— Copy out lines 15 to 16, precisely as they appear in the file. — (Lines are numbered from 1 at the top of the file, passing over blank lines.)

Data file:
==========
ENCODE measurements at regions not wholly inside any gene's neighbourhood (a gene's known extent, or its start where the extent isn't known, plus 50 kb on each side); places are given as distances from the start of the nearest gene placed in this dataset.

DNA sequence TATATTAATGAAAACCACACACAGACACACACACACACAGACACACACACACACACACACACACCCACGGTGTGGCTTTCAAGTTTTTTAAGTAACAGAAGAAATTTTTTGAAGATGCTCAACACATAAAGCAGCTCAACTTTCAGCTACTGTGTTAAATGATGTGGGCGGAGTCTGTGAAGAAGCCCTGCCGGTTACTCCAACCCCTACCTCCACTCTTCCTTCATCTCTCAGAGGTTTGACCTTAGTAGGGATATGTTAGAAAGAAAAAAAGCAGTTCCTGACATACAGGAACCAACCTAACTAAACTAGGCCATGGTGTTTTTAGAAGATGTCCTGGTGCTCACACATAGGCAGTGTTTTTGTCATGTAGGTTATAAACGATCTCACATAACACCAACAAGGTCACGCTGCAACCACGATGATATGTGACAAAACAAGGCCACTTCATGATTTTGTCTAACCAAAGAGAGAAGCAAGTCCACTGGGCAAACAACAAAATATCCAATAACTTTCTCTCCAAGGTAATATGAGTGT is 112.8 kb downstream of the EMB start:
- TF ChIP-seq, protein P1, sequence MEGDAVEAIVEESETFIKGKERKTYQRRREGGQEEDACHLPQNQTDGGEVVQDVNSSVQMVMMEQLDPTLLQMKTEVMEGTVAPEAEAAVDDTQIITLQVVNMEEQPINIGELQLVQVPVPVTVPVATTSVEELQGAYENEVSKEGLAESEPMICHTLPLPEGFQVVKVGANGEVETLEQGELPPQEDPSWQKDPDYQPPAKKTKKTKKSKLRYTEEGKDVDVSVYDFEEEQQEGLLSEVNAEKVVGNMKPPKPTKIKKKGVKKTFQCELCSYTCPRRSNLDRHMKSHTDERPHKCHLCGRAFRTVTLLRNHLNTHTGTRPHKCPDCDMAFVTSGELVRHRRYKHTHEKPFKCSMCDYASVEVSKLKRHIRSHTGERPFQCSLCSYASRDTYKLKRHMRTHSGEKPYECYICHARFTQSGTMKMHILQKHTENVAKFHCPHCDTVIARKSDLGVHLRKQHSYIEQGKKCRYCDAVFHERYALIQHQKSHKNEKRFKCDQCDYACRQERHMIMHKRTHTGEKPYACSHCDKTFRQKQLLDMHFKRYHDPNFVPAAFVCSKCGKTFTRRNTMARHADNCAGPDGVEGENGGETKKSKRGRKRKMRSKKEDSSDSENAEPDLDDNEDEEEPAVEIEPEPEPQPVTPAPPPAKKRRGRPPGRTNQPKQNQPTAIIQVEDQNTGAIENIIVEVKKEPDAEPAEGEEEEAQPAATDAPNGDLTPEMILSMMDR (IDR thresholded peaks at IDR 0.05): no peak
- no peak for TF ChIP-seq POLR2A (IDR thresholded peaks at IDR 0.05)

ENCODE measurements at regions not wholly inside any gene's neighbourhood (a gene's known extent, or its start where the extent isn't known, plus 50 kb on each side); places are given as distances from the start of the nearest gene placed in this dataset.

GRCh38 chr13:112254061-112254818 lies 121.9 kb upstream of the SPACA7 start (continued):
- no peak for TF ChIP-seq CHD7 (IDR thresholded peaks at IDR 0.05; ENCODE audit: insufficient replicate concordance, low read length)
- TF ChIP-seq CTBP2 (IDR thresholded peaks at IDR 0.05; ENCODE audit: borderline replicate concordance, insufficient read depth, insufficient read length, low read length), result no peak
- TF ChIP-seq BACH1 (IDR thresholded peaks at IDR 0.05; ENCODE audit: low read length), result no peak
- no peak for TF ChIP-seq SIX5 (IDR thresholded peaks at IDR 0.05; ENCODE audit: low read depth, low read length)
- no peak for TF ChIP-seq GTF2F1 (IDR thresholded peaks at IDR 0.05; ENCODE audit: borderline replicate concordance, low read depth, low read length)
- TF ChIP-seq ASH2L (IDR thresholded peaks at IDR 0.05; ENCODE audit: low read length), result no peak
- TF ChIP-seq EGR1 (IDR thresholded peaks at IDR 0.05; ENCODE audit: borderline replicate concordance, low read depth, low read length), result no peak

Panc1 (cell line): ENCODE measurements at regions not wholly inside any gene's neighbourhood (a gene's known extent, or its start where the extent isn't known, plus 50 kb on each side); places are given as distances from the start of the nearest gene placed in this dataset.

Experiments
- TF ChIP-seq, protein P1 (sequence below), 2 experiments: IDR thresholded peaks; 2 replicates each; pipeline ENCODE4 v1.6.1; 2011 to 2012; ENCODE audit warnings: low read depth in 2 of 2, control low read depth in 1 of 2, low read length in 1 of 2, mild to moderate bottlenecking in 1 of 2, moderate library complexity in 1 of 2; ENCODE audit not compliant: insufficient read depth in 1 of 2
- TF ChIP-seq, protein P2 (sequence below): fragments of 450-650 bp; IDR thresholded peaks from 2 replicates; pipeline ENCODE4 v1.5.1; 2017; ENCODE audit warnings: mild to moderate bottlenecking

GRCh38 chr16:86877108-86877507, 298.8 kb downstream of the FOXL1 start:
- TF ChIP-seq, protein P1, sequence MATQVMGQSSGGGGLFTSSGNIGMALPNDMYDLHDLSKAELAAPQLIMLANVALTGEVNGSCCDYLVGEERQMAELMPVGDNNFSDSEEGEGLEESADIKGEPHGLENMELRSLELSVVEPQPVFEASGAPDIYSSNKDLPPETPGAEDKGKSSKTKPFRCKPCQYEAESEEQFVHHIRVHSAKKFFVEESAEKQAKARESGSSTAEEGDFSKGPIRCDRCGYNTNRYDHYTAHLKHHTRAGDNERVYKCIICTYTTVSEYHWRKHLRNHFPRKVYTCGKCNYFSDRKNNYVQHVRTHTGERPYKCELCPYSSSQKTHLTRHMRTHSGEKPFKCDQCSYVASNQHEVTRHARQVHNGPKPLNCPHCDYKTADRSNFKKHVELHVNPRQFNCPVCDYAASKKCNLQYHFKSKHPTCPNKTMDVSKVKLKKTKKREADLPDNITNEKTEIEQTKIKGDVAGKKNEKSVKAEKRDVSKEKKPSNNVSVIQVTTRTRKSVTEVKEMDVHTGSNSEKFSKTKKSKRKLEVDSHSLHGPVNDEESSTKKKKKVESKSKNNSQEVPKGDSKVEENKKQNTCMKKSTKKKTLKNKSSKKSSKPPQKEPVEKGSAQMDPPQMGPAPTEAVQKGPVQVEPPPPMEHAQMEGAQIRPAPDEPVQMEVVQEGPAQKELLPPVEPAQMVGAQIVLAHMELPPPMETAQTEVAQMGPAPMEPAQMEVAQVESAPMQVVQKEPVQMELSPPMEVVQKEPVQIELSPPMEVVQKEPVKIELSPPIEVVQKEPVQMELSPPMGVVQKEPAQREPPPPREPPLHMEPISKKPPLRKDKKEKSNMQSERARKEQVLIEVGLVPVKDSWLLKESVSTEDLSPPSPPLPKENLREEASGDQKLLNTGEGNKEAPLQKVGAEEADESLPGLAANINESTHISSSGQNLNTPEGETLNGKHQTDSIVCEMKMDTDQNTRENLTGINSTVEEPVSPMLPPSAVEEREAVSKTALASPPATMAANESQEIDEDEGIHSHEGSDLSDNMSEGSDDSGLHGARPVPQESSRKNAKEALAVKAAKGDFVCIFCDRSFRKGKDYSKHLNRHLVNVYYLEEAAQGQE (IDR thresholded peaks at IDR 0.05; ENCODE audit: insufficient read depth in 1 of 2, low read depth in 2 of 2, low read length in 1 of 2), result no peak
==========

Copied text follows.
Experiments
- TF ChIP-seq, protein P1 (sequence below), 2 experiments: IDR thresholded peaks; 2 replicates each; pipeline ENCODE4 v1.6.1; 2011 to 2012; ENCODE audit warnings: low read depth in 2 of 2, control low read depth in 1 of 2, low read length in 1 of 2, mild to moderate bottlenecking in 1 of 2, moderate library complexity in 1 of 2; ENCODE audit not compliant: insufficient read depth in 1 of 2